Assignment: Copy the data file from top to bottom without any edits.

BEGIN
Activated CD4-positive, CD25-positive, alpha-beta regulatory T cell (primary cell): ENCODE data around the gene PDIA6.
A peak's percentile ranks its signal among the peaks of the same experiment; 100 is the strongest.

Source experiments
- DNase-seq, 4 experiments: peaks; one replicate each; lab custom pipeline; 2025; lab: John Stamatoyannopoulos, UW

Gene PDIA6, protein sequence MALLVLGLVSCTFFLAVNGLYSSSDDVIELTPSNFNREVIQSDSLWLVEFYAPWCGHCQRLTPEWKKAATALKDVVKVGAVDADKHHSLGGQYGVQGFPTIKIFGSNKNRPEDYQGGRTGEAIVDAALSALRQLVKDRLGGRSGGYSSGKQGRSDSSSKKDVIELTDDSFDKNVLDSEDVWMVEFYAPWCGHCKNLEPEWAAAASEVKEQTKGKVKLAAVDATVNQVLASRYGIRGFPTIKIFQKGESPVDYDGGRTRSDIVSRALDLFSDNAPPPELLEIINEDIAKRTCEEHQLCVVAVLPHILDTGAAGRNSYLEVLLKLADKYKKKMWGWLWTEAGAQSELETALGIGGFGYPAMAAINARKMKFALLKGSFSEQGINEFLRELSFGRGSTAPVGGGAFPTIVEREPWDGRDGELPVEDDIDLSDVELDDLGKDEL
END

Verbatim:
Activated CD4-positive, CD25-positive, alpha-beta regulatory T cell (primary cell): ENCODE data around the gene PDIA6.
A peak's percentile ranks its signal among the peaks of the same experiment; 100 is the strongest.

Source experiments
- DNase-seq, 4 experiments: peaks; one replicate each; lab custom pipeline; 2025; lab: John Stamatoyannopoulos, UW

Gene PDIA6, protein sequence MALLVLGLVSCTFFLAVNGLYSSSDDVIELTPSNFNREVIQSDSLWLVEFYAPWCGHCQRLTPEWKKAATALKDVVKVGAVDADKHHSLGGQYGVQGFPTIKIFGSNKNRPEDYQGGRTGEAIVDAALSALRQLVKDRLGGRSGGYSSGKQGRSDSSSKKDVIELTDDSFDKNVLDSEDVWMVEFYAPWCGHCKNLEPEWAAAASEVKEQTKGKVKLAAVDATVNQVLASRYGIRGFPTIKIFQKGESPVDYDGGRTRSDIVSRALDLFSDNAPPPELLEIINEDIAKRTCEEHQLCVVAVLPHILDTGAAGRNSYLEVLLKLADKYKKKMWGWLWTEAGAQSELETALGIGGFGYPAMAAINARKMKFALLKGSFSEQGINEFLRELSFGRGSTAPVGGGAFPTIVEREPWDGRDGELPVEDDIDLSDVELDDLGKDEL